Michael and Mickey, two New Yorkers who think Las Vegas is not far from heaven, are beside themselves when I tell them where I'm headed. "Make sure you go to the buffet at the Paris—it's the best food!" Michael says. "Ride the roller coaster at New York-New York. It's sickening!" urges Mickey. But I'm not interested in all-you-can-eat extravaganzas or campy rides. I'm hitting Vegas for the shopping.
Truth be told, I have never been much of a high roller, unless you consider dropping four figures on an acid green Christian Dior coat a form of gambling (and it was marked down!). The way I see it, those gaming tables are mere impediments to slow my path from one hotel mall to the next. On the other hand, maybe shopping is the ultimate game of chance—laying down your money in hopes that a big purchase will change your life. Actually, it's surprising that Vegas didn't become a shopping Eden a long time ago: Wouldn't a town where money loses all meaning, where ordinary people spend hours at the tables—up a thousand, down a thousand—be the perfect place to turn those winnings into, say, a rhinestone-encrusted Judith Leiber reticule or a velvet YSL pantsuit?
Better late than never. Vegas is now in the grip of serious fashion fever: the Fashion Show mall, a city of glass and marble on the Strip, is, after three years, almost complete. And of course there's a lot more to buy than snow globes in the casinos themselves, where the miles of slot machines are flanked by shops so upscale—Cartier and Cavalli! Vuitton and Versace!—you might as well be on the Via Condotti or the Rue St.-Honoré, except for the persistent chirping of the slots and the occasional rush of coins into a plastic bucket.
Those sounds are humming in my ears as I check into the Venetian, drop my bags, and repair immediately to the hotel's lower depths, where I have every intention of reviewing its 100-plus Grand Canal Shoppes while gliding past them in a gondola. Rather than wait for a boat, I settle for a Campari at a café in the wildly fake Piazza San Marco (they forgot the pigeons) and take a look at my fellow Venetians strolling by: a pair of punks in love, with pink hair and matched piercings; a gaggle of J-Lo aspirants in Juicy Couture sweat suits; a very refined-looking lady with close-cropped silver hair wearing leather trousers; and her polar opposite, a petite woman in a T-shirt that reads if you think I'M A BITCH, YOU SHOULD MEET MY MOTHER. All of these people are clutching shopping bags: the punks have been to the Houdini Store, the J-Lo's like Ann Taylor, Ms. Silver Hair prefers Burberry, and the T-shirt wearer has picked up even more T-shirts at one of the Venetian souvenir shops.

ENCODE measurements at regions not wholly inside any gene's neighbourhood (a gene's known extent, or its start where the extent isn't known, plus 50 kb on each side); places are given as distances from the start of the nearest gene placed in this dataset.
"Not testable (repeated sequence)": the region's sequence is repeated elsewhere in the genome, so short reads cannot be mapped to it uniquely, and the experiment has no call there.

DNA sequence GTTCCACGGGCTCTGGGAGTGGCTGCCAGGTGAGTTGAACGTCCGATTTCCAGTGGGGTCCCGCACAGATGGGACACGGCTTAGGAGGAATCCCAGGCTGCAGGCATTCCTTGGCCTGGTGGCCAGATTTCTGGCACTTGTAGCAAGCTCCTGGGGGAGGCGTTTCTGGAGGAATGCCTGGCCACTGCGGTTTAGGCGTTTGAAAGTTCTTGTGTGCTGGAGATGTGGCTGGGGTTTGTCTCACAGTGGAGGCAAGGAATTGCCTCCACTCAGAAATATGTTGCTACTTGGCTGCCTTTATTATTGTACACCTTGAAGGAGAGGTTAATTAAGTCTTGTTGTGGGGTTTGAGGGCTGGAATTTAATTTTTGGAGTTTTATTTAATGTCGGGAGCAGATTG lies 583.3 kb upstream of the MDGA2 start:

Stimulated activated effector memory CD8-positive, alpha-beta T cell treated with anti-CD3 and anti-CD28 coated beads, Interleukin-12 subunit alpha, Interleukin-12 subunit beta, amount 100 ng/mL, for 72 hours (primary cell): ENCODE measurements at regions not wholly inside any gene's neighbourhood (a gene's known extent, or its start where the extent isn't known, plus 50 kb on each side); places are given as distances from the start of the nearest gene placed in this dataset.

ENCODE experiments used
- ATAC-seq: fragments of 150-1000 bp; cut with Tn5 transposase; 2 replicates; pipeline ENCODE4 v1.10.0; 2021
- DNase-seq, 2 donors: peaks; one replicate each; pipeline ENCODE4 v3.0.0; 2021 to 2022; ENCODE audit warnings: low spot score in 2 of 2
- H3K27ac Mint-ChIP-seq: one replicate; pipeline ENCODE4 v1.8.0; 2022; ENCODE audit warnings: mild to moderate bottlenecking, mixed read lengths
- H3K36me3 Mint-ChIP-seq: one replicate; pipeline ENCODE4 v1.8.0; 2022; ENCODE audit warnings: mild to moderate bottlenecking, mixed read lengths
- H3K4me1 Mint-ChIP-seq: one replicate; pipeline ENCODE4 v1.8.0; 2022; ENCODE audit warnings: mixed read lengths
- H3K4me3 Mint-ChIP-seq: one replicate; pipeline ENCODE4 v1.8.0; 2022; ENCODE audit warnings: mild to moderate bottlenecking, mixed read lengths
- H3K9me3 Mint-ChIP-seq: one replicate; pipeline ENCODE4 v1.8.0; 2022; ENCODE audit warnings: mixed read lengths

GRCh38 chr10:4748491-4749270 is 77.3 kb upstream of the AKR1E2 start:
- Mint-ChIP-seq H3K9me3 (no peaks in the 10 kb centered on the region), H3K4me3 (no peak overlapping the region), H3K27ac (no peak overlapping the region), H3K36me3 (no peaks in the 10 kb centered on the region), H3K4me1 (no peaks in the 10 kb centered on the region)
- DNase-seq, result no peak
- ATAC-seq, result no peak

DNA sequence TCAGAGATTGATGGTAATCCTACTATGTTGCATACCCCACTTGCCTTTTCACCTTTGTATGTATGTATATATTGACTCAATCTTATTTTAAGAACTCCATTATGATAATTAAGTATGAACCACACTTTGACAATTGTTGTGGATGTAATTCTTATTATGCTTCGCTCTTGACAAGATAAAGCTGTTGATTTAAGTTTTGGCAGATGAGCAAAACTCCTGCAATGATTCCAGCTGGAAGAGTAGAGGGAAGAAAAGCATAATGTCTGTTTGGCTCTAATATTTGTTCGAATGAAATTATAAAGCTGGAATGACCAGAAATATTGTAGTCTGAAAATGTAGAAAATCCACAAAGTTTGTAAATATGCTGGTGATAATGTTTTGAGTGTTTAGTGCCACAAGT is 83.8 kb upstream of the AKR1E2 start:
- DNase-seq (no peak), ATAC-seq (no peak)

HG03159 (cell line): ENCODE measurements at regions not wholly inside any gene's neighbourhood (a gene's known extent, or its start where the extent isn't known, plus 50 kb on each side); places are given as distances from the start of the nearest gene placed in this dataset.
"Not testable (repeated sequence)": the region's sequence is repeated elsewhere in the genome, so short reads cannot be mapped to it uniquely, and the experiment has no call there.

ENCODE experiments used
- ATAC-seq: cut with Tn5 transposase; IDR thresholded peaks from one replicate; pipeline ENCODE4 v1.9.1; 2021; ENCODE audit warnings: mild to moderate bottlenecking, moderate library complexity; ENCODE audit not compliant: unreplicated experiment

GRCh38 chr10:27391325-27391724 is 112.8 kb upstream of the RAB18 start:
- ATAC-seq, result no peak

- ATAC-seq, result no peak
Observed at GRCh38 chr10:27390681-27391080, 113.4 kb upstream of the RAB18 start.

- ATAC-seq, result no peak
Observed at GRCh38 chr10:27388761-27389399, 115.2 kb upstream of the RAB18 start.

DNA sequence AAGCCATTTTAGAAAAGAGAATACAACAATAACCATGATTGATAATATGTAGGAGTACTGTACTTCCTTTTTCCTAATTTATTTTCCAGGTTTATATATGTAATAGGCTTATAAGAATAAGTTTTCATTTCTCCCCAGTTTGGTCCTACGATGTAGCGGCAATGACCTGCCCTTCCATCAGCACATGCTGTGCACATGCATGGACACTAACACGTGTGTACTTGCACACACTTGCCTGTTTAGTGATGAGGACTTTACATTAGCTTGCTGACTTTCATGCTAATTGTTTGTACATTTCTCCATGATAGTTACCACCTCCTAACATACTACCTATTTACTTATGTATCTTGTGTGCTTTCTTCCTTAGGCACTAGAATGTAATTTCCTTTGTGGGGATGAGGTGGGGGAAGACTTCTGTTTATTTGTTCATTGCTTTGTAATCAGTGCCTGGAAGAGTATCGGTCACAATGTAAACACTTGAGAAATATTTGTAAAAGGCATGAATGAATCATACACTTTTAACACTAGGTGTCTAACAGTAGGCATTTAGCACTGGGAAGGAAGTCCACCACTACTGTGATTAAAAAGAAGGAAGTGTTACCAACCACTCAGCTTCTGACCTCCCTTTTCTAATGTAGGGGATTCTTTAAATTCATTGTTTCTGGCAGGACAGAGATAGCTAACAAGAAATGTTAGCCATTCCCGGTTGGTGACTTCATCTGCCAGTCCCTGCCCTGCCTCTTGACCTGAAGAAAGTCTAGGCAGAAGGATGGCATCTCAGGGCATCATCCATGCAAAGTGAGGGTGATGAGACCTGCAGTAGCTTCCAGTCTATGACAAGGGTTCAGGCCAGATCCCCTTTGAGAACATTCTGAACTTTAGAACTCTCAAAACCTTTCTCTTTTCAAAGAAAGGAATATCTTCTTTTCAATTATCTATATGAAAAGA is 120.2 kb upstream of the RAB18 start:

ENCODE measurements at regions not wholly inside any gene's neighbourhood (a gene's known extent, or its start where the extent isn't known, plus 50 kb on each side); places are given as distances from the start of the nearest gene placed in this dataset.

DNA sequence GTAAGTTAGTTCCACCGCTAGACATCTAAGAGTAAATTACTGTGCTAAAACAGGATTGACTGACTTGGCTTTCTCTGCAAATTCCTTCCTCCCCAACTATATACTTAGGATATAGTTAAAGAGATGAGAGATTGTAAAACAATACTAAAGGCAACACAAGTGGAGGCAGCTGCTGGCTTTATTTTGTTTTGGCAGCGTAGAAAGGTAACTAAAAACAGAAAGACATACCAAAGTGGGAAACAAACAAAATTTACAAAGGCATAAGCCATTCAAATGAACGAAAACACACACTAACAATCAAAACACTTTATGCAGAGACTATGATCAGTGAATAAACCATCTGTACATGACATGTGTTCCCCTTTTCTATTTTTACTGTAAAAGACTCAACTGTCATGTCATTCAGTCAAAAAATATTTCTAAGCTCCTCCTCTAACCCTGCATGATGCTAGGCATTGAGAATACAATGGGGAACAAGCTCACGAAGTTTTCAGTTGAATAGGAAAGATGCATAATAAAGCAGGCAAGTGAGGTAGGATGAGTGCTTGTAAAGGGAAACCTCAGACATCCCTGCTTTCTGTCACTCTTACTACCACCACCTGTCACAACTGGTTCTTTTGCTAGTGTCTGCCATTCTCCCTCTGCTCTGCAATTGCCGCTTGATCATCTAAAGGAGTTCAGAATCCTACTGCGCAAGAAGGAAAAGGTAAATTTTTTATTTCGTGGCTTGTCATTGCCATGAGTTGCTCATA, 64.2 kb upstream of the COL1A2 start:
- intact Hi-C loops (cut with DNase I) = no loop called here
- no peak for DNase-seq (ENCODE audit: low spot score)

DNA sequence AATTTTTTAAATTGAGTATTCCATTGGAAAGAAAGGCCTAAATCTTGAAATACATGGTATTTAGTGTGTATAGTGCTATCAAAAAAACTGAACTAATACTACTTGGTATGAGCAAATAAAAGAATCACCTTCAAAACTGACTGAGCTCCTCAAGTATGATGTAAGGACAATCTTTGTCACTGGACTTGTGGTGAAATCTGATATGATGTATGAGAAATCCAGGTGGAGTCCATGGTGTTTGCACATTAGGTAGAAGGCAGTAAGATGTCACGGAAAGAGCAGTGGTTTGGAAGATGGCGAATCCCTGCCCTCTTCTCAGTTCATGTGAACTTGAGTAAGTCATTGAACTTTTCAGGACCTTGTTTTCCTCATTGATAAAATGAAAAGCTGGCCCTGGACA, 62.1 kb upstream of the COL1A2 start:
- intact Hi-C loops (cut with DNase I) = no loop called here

I could easily join this retail horde—only a stupendously counterfeit sluice of three-foot-deep canal separates me from the Venetian's Jimmy Choo boutique—but I'm longing to begin at the Bellagio, where I know there is an outpost of Fred Leighton Rare Collectible Jewels. Fred Leighton! Jeweler to the stars! If my ideas about Vegas previously centered on two movies—Elvis's Viva Las Vegas (glitzy mid-century naughtiness) and Leaving Las Vegas (not a film that would make you want to come to town at all)—Fred Leighton represents the glamorous, haute-couture Vegas, as yet uncaptured on film.
The roiling mass of humanity I pass on the way to the Bellagio shopping arcade guides me into Fred Leighton, where the vitrines are full of diamond bracelets that spell out JACKPOT and Victorian snake necklaces and—be still my heart—a vintage 18-karat Tiffany cigarette case decorated with enamel-and-gemstone playing cards. I waste no time, asking the saleswoman what I've been dying to know since I got to town: Do people hit it big at the tables, then come in and blow it all on jewelry?"It happened once," she says. "Someone won a million dollars and bought a sixteen-carat yellow diamond ring. But mostly we cater to people celebrating something special—a big birthday, a twentieth anniversary. Our customer isn't really the gambler. Typically, it's someone who appreciates unique jewelry." She leans forward. "And anyway, we're not on the list."